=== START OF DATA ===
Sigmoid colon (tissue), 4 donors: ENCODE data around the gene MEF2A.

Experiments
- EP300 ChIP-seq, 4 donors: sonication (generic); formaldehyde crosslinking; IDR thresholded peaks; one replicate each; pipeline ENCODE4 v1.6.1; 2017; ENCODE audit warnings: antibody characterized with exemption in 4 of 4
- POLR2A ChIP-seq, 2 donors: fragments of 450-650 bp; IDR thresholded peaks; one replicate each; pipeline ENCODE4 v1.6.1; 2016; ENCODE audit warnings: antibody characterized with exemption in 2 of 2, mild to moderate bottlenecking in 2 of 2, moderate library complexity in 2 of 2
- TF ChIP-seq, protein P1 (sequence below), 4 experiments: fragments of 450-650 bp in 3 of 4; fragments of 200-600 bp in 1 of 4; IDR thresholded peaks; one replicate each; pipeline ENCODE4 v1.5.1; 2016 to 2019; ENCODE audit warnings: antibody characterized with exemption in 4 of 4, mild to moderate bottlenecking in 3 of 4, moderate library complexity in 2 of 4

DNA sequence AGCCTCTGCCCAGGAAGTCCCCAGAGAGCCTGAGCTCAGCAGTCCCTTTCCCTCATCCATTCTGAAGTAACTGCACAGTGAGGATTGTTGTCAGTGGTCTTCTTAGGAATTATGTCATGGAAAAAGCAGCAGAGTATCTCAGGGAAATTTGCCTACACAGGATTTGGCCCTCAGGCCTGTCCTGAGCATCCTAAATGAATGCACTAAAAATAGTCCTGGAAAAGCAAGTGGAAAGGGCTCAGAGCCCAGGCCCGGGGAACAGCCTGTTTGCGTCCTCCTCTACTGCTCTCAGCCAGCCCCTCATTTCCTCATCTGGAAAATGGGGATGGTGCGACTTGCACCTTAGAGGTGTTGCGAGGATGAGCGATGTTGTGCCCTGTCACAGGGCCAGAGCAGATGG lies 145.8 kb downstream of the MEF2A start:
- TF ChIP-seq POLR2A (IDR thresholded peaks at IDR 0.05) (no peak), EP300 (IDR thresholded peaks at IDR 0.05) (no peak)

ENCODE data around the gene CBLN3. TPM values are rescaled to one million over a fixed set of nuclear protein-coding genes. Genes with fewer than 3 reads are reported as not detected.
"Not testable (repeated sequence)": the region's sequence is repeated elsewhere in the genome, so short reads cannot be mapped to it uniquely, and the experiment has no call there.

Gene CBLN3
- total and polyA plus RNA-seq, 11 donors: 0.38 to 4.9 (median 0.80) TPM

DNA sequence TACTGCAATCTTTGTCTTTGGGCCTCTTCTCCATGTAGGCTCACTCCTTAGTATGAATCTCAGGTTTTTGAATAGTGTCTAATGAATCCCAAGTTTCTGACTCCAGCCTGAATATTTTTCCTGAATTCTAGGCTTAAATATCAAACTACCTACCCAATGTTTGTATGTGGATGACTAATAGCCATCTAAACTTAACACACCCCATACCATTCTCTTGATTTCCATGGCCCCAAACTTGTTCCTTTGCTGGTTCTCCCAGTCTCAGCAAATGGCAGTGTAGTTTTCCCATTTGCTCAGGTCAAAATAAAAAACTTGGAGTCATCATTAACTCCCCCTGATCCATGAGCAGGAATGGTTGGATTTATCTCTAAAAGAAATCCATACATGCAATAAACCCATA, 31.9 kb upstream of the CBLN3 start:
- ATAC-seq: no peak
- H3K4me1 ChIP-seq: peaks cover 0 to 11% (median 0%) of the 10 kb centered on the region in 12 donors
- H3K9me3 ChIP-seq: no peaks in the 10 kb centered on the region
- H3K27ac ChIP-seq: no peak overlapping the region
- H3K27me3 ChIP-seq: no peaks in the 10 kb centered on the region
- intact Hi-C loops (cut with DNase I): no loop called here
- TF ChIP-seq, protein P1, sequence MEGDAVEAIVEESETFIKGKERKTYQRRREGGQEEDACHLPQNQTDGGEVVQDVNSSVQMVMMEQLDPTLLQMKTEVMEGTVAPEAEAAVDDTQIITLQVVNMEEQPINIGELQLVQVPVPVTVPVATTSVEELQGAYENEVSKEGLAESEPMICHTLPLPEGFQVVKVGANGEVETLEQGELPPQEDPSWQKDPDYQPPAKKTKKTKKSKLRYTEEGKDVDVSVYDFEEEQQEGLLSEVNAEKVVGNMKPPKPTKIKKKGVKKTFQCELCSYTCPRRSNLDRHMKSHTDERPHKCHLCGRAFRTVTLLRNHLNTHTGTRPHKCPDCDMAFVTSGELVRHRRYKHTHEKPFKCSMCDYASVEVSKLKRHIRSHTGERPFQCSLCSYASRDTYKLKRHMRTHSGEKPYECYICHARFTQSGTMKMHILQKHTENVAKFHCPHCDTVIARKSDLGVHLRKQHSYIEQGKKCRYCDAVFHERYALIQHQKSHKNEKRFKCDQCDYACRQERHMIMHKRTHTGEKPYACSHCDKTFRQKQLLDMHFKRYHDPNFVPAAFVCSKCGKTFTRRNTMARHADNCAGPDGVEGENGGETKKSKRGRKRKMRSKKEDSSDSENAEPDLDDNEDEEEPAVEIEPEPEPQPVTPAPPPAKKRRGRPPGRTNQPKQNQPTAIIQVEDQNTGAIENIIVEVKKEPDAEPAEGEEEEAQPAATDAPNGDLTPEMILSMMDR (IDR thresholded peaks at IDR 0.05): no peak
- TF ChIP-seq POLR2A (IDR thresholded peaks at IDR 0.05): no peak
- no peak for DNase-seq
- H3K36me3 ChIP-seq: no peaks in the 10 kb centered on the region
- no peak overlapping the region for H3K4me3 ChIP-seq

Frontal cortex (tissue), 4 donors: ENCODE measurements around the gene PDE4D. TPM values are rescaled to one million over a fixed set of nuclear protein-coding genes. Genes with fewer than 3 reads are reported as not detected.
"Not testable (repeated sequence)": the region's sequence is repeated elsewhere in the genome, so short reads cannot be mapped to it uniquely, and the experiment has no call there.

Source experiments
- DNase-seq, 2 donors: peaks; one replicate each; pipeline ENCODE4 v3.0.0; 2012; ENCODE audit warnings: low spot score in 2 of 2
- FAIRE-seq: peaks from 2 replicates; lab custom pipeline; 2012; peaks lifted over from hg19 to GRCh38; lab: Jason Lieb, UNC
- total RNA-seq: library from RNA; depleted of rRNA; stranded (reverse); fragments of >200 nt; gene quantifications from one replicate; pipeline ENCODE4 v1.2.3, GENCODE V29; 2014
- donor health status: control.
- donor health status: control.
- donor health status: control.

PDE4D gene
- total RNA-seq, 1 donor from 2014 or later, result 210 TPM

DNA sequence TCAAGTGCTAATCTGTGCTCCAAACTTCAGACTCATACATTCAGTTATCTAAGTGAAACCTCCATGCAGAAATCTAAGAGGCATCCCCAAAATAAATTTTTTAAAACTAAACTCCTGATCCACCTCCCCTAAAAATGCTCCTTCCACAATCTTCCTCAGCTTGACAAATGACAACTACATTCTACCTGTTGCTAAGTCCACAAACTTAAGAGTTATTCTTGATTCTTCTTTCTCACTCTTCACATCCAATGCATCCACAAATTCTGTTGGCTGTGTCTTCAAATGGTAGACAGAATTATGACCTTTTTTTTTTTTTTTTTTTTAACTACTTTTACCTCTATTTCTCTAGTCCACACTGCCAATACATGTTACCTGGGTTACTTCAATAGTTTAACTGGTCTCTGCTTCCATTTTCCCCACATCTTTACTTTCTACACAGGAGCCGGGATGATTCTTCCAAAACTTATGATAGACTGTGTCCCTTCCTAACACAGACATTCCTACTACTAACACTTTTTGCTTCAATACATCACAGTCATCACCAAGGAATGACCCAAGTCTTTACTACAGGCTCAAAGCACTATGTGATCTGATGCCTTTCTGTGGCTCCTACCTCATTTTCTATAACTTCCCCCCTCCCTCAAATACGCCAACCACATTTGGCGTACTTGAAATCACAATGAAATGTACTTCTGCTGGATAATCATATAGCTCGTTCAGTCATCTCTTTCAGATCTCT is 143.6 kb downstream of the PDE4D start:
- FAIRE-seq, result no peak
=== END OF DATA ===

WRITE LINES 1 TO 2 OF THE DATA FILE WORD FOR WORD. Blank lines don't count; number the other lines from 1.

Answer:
Sigmoid colon (tissue), 4 donors: ENCODE data around the gene MEF2A.

Experiments